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SpaFinder Releases "State of Spa Travel" Survey Results
Posted: September 1, 2010
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And for first-half 2010, the modest economic recovery underway is reflected in the measurable, if similarly modest, gains in spa travel: 36% report spa travel has increased in the first six months of 2010; 39% claim it’s remained about the same; while 25% cite year-over-year declines. Compare that to the 58% of agents reporting declines in first-half 2009. The majority (52%) report the economic recovery is now having a direct, positive impact on spa travel bookings--and the optimism for full-year 2010 is higher: 61% predict overall growth this year, with only 7% expecting year-over-year declines.
A new season of “Let’s Make a Deal”
SpaFinder dubbed 2009 The Year of the Deal, but hotel, resort and destination spas are hardly hitting the brakes on special pricing/deals in the somewhat-improved 2010 economy. In fact, a surprising 44% of agents report even more aggressive spa travel deals in 2010 over 2009, while 48% report the bargains are holding firm. This industry “deal” strategy matches what consumers have been conditioned to expect: Agents report that the No. 1 change in spa travelers’ behavior in 2010 is “seeking significant deals,” followed by “opting for shorter vacations,” and “traveling closer to home.”
Price-per-night mirrors 2009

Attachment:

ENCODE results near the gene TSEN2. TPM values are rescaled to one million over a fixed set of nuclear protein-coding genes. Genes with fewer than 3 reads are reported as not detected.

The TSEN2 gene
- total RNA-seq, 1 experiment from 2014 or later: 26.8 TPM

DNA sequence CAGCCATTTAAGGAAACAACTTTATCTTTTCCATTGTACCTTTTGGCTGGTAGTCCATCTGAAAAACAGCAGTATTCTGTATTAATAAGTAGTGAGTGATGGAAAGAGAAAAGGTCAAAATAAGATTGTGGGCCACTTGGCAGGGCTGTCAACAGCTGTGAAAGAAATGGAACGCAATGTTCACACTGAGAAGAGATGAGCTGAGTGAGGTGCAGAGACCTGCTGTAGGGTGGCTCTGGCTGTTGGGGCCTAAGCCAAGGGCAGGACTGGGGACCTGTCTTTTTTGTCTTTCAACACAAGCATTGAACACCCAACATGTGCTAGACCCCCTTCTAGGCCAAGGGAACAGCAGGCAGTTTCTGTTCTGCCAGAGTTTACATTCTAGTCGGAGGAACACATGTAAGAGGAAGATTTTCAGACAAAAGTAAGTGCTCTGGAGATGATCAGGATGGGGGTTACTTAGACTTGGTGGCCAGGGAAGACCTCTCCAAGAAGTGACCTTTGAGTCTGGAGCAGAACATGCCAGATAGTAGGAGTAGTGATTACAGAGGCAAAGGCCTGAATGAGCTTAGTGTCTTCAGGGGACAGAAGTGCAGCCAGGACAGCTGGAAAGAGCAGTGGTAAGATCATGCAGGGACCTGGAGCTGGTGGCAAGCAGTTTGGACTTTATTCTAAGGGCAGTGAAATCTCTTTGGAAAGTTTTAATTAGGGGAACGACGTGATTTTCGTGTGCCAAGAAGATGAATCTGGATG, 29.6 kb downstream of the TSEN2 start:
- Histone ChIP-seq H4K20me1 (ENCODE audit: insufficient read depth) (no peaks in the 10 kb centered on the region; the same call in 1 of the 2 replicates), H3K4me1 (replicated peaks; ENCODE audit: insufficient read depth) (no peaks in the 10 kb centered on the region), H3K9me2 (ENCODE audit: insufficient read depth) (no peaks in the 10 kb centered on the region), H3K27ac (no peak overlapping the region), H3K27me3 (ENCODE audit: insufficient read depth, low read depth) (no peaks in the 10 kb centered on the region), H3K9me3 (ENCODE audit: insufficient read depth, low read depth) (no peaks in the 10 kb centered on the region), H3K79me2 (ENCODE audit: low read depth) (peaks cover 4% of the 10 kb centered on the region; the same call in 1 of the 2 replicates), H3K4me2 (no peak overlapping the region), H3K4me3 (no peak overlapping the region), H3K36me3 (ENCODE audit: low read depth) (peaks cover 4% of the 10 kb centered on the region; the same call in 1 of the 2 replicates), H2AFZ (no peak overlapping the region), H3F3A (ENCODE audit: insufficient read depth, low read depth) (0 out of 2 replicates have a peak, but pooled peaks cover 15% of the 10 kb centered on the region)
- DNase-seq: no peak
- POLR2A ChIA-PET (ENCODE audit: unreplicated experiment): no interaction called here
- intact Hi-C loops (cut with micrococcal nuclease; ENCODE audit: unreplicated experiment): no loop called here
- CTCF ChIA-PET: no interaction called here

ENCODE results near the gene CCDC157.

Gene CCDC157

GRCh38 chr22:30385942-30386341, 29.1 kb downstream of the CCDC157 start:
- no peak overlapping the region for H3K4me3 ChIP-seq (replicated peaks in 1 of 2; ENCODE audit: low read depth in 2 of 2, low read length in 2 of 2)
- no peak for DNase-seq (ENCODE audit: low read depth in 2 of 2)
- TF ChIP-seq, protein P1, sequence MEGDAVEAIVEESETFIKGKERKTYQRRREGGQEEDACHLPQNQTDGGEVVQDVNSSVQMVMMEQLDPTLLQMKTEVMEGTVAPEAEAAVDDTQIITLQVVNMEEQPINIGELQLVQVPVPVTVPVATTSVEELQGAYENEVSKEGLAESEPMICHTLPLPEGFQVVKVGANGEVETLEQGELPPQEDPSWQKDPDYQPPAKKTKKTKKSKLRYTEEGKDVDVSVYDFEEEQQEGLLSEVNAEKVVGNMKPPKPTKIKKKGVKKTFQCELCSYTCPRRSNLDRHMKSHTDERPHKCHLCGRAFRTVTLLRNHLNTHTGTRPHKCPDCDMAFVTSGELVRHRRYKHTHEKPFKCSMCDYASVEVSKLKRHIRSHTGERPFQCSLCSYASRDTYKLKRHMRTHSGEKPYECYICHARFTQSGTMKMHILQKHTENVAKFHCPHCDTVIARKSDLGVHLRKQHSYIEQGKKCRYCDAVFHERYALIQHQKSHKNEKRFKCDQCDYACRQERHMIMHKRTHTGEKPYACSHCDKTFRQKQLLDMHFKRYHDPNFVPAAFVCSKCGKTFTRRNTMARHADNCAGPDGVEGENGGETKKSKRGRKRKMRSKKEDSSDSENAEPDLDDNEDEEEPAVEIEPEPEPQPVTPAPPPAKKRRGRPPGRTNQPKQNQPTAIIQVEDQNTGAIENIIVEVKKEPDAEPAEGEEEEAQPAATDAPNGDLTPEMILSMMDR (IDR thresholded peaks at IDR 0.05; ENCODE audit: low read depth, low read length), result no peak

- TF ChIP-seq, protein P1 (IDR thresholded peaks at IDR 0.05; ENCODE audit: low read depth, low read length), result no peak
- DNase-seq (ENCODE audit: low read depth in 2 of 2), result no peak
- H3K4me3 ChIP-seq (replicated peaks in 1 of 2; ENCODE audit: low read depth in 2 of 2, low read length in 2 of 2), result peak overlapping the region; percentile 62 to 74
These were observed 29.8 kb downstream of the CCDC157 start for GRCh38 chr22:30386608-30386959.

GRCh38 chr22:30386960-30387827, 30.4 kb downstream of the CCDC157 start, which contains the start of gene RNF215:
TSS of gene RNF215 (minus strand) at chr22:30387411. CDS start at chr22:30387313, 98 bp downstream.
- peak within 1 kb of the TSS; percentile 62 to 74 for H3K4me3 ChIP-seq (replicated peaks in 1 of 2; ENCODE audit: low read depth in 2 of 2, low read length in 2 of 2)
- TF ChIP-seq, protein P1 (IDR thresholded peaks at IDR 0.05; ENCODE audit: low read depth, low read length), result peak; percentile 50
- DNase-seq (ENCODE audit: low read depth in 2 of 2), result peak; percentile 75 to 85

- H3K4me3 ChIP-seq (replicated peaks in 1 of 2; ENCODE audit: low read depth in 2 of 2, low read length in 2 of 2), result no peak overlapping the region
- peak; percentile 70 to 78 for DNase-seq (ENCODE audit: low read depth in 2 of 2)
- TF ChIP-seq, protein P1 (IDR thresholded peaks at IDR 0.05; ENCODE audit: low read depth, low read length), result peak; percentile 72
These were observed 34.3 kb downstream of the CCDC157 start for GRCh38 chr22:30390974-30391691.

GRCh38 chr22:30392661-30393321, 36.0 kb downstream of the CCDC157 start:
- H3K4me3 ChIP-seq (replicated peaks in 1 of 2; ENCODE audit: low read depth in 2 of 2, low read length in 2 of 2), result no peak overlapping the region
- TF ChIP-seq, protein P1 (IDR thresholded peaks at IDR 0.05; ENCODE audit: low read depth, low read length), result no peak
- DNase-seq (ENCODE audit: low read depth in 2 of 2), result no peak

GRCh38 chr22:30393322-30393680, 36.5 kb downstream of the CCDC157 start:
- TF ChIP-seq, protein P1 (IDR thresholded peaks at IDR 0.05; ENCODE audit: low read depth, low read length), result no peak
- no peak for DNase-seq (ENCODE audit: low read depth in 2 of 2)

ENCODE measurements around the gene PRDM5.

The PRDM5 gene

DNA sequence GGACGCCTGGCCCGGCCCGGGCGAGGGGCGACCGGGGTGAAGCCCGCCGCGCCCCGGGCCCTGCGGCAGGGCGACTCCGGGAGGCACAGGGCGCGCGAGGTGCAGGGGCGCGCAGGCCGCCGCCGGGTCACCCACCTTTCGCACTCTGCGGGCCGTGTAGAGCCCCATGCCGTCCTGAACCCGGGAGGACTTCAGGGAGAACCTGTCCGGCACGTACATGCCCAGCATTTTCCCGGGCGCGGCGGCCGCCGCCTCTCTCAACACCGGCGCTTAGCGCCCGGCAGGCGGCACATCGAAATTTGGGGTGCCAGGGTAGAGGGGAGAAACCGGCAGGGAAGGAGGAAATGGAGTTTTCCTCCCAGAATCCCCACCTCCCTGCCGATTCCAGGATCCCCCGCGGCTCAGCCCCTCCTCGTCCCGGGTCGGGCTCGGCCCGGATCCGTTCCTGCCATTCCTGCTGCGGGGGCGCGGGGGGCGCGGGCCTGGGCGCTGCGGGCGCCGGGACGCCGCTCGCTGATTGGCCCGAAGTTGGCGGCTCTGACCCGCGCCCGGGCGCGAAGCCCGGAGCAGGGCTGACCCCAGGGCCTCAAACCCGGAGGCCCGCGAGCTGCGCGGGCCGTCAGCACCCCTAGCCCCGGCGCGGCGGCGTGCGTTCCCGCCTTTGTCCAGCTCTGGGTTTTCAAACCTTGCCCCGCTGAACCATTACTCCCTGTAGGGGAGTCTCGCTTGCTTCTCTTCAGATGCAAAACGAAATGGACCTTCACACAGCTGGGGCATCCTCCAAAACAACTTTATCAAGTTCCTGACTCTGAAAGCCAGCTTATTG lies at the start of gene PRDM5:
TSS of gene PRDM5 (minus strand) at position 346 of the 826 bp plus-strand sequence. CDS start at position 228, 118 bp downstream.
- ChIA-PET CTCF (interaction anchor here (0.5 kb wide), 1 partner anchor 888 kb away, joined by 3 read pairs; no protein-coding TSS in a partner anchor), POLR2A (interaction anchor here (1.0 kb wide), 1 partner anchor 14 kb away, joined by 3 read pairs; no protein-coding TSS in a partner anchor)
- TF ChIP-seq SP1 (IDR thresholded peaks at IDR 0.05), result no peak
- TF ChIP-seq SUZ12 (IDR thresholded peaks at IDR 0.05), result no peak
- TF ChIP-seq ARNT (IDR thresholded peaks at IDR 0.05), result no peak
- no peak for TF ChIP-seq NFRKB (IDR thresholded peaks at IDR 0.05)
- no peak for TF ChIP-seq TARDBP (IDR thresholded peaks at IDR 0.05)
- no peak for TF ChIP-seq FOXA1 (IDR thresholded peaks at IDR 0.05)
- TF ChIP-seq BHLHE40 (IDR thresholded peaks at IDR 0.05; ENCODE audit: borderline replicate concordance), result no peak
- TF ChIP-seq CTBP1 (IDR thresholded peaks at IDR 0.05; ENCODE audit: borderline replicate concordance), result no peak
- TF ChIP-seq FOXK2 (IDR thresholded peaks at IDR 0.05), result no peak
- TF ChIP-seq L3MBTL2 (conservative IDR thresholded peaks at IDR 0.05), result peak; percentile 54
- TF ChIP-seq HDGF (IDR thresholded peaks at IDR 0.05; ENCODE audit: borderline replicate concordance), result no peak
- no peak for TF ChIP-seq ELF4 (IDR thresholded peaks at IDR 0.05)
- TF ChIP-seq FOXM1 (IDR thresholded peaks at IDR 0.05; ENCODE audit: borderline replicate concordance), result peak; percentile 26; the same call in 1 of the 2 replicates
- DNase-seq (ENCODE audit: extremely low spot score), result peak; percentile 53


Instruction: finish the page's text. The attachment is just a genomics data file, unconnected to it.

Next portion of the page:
In 2009, agents reported that the most frequently booked price-per-night at spa destinations had trended down considerably, and in 2010, the numbers are nearly identical: 74% of spa travel booked now falls under $299 a night (identical with 2009), while 41% falls under $200.
Health and wellness travel continues surge
Sixty-six percent of agents (up from 52% last year) report their clients are showing a markedly increased interest in vacations with a dedicated health/wellness focus, such as hitting the spa to lose weight, or for fitness and yoga programs. Additionally, 88% of agents report that health/wellness offerings are now important to their clients (up from 83% in 2009). And for spa travelers, there’s no conflict between seeking “pampering” and “wellness,” with 96% of agents arguing that “traditional pampering” is important to spa travelers today. However, spa “spirituality offerings” seem to be declining in importance: Last year 70% of agents reported they were important to clients, but that number fell to 38% in 2010.
Top trends: “social spa-ing” parties on
Agents weighed in on which trends are exhibiting the most momentum in 2010, and “social spa-ing” ranked No. 1, just edging out “spa travel for wellness/health.” Traveling solo ranked third, spa travel by younger people (under 40) ranked fourth, and increased international spa travel ranked fifth.